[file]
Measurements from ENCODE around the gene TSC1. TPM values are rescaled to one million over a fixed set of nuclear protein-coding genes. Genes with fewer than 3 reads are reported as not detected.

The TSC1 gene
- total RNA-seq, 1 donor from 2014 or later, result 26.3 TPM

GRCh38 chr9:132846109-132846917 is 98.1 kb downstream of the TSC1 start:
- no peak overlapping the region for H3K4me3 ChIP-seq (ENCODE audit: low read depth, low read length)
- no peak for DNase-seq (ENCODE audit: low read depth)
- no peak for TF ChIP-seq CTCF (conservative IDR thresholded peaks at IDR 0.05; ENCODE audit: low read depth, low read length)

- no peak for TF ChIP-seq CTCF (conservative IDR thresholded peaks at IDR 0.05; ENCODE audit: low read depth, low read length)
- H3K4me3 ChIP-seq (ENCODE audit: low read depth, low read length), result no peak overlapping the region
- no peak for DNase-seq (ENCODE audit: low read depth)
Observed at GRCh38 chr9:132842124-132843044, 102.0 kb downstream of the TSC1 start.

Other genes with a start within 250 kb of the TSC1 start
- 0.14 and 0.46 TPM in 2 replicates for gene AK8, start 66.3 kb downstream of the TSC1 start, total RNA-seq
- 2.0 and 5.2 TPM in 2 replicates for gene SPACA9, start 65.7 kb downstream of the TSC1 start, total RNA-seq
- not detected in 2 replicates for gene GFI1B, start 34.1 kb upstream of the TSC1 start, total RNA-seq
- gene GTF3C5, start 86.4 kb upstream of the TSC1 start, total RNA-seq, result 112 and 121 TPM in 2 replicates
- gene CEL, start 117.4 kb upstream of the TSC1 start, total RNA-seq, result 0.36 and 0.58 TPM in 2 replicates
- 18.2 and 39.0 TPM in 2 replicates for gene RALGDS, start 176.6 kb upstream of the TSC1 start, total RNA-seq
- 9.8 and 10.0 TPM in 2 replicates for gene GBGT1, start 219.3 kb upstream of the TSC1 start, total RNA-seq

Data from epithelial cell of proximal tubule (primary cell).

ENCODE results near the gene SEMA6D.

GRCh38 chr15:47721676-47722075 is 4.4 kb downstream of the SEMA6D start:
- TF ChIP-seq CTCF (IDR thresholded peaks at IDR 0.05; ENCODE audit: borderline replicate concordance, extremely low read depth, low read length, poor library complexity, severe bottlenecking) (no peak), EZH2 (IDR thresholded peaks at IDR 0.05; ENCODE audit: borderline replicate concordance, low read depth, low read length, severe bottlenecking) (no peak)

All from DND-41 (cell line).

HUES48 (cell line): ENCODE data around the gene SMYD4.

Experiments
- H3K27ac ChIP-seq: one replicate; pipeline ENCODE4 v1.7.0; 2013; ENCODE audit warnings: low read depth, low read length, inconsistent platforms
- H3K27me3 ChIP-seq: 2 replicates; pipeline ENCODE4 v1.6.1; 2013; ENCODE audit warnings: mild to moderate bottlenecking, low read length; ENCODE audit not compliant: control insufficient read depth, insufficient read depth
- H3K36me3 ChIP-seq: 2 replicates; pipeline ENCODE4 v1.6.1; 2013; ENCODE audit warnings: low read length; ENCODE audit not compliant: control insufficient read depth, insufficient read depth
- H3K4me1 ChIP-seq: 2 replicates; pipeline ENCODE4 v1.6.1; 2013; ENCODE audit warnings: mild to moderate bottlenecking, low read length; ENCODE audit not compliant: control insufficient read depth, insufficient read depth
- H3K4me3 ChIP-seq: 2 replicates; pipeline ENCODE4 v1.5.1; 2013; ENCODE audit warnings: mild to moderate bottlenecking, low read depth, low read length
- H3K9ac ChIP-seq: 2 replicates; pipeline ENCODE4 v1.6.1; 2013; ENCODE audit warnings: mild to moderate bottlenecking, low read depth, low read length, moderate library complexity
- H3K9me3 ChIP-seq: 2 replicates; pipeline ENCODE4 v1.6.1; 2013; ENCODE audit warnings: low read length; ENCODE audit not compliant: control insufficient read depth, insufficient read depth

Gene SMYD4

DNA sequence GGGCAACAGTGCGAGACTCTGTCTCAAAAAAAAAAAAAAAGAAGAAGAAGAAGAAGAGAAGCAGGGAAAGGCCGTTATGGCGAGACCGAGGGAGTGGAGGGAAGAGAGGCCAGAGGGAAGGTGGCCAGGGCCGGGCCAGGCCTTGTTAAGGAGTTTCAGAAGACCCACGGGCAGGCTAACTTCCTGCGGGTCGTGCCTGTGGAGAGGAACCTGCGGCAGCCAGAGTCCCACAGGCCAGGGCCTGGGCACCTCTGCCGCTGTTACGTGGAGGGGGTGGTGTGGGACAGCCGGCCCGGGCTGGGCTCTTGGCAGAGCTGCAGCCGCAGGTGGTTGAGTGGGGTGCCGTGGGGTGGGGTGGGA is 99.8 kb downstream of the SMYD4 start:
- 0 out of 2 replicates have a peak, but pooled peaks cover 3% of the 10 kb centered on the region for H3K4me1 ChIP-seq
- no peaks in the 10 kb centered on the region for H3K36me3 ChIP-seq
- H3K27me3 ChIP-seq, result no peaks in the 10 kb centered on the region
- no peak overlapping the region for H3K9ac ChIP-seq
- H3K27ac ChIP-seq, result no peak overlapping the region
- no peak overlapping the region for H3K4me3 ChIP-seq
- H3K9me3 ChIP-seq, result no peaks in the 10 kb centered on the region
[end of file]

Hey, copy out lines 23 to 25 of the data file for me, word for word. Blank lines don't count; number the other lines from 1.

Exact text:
- TF ChIP-seq CTCF (IDR thresholded peaks at IDR 0.05; ENCODE audit: borderline replicate concordance, extremely low read depth, low read length, poor library complexity, severe bottlenecking) (no peak), EZH2 (IDR thresholded peaks at IDR 0.05; ENCODE audit: borderline replicate concordance, low read depth, low read length, severe bottlenecking) (no peak)

All from DND-41 (cell line).

HUES48 (cell line): ENCODE data around the gene SMYD4.